JEL: R12 R58 F23
    Date: 2022–07
  4. By: Arntz, Melanie; Ivanov, Boris; Pohlan, Laura
    Abstract: Routine-intensive occupations have been declining in many countries, but how does this affect individual workers' careers if this decline is particularly severe in their local labor market? This paper uses administrative data from Germany and a matched difference-in-differences approach to show that the individual costs of job loss strongly depend on the task-bias of regional structural change. Workers displaced from routine manual occupations have substantially higher and more persistent employment and wage losses in regions where such occupations decline the most. Regional and occupational mobility partly serve as an adjustment mechanism, but come at high cost as these switches also involve losses in firm wage premia. Non-displaced workers, by contrast, remain largely unaffected by structural change.
    Keywords: routine-biased structural change,local labor markets,displacement,mass-layoffs,plant closures,matching,difference-in-differences,event study
    JEL: J24 J63 J64 J65 O33 R11
    Date: 2022
  5. By: Kozo Kiyota (Keio Economic Observatory, Keio University)
    Abstract: The declining share of manufacturing value-added, often referred to as "deindustrialization," is fast becoming a major concern for policymakers and academic researchers, especially in high-income countries. When compared with country-level analysis, however, regional-level analyses of deindustrialization within a country are limited. This paper empirically examines how and why the patterns of deindustrialization are uneven across regions within a country. The analysis builds upon the neoclassical trade model and uses regional-level data in Japan where both detailed output and input data are available at the regional and industry levels for both manufacturing and nonmanufacturing industries over the last four decades. One of the major findings is that the large variation in deindustrialization within a country is attributable to differences in productivity and price changes across regions. In contrast, the effect of the slowdown in capital accumulation, partly from the expansion of foreign direct investment or offshoring, commonly appears not in specific regions but across regions. The effect of spatial interdependence is also not only statistically significant but also nonnegligible in terms of its magnitude.
    Keywords: Deindustrialization;Region;Neoclassical trade model;Productivity;spatial interdependence
    JEL: F11 F14 R12
    Date: 2022–07–22
  6. By: Linnan Yan; Menger Tu, Andre Luis Squarize Chagas, Lufeng Tai
    Abstract: Existing studies neglected to assess the resource allocation effect of high-speed railway (HSR). This paper examines the impact of HSR on labor spatial misallocation in China by applying a modifified spatial difference-in-differences approach, which identify local treatment effect, spillover effect on treated and untreated regions. The study fifinds: (1) Opening HSR alleviates not only the local labor misallocation but also the misallocation in surrounding areas to a greater extent, including cities with HSR (treatment group) and without HSR (control group), which contributes to the overall productivity increase. The spillover effect of HSR is larger than the direct effect. (2) The largest spillover effect occurs in adjacent areas near 350 km apart, while the spillover effect disappears beyond 500 km. (3) The direction and magnitude of HSR effect depend on the urban scale. For large-scale cities, the impact of opening HSR is greater versus small-scale ones.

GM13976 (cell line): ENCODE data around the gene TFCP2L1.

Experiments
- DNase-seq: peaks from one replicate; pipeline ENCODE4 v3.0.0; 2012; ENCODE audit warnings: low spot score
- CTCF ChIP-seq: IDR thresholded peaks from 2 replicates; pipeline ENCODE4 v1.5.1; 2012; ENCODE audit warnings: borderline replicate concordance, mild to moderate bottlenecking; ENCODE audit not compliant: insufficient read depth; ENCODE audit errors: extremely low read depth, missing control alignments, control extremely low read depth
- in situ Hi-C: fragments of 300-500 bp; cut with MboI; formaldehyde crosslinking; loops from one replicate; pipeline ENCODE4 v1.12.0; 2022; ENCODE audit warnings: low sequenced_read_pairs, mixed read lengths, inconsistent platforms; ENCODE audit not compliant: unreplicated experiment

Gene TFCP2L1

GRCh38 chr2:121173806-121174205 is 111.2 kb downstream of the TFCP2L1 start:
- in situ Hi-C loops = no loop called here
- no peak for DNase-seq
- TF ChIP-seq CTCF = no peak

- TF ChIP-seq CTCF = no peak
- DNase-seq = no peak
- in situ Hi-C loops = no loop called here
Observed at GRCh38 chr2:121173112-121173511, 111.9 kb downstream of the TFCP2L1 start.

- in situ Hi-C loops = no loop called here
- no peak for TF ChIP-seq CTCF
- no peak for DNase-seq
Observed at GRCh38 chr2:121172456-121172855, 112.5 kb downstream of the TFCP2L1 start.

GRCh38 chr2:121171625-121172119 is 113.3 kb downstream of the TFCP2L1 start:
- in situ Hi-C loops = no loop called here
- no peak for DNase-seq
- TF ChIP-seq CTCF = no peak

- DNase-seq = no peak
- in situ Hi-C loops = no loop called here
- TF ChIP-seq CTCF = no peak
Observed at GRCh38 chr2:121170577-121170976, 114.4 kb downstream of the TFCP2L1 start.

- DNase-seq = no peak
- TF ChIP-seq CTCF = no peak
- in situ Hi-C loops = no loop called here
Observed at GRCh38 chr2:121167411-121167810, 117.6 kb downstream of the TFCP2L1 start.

Keywords: high-speed railway; spatial difference-in-differences; labor spatial
    JEL: C23 R15 R40
    Date: 2022–08–04
  7. By: Stich, Christoph; Tranos, Emmanouil; Nathan, Max
    Abstract: This paper proposes a new methodological framework to identify economic clusters over space and time. We employ a unique open source dataset of geolocated and archived business webpages and interrogate them using Natural Language Processing to build bottom-up classifications of economic activities. We validate our method on an iconic UK tech cluster – Shoreditch, East London. We benchmark our results against existing case studies and administrative data, replicating the main features of the cluster and providing fresh insights. As well as overcoming limitations in conventional industrial classification, our method addresses some of the spatial and temporal limitations of the clustering literature.
    Keywords: cities; clusters; machine learning; technology industry; onsumer Data Research Centre (CDRC) and Engineering and Physical Sciences Research Council (ESRC
    JEL: J1 N0
    Date: 2022–06–17
  8. By: Héloïse Berkowitz (LEST - Laboratoire d'économie et de sociologie du travail - AMU - Aix Marseille Université - CNRS - Centre National de la Recherche Scientifique, AMU - Aix Marseille Université); Martine Gadille (LEST - Laboratoire d'économie et de sociologie du travail - AMU - Aix Marseille Université - CNRS - Centre National de la Recherche Scientifique, AMU - Aix Marseille Université)
    Abstract: How to organize clusters as local agents of transformative change, i.e. players that actively contribute to systemic sustainability transitions anchored in territories? We take a meta-organizational approach to the design of clusters for sustainability. We argue that achieving meta-organizational 'responsible actorhood' is a crucial condition for clusters to act as local agents of transformative change. Responsible actorhood allows to address the issues of lack of answerability, path dependency towards growth and labor resistance. Responsible actorhood involves 1) developing mechanisms to ensure 'metaorganizational accountability', 2) nurturing 'transformative mediated reflexivity' about technological ruptures and ecological performance in a public-centric approach and 3) enabling 'negotiated professional restructuring' to establish new knowledge processes at work. We contribute to the literature on clusters and STI policy, and to the metaorganization literature. Our work also has policy and practical implications for the design and steering of eco-industrial clusters.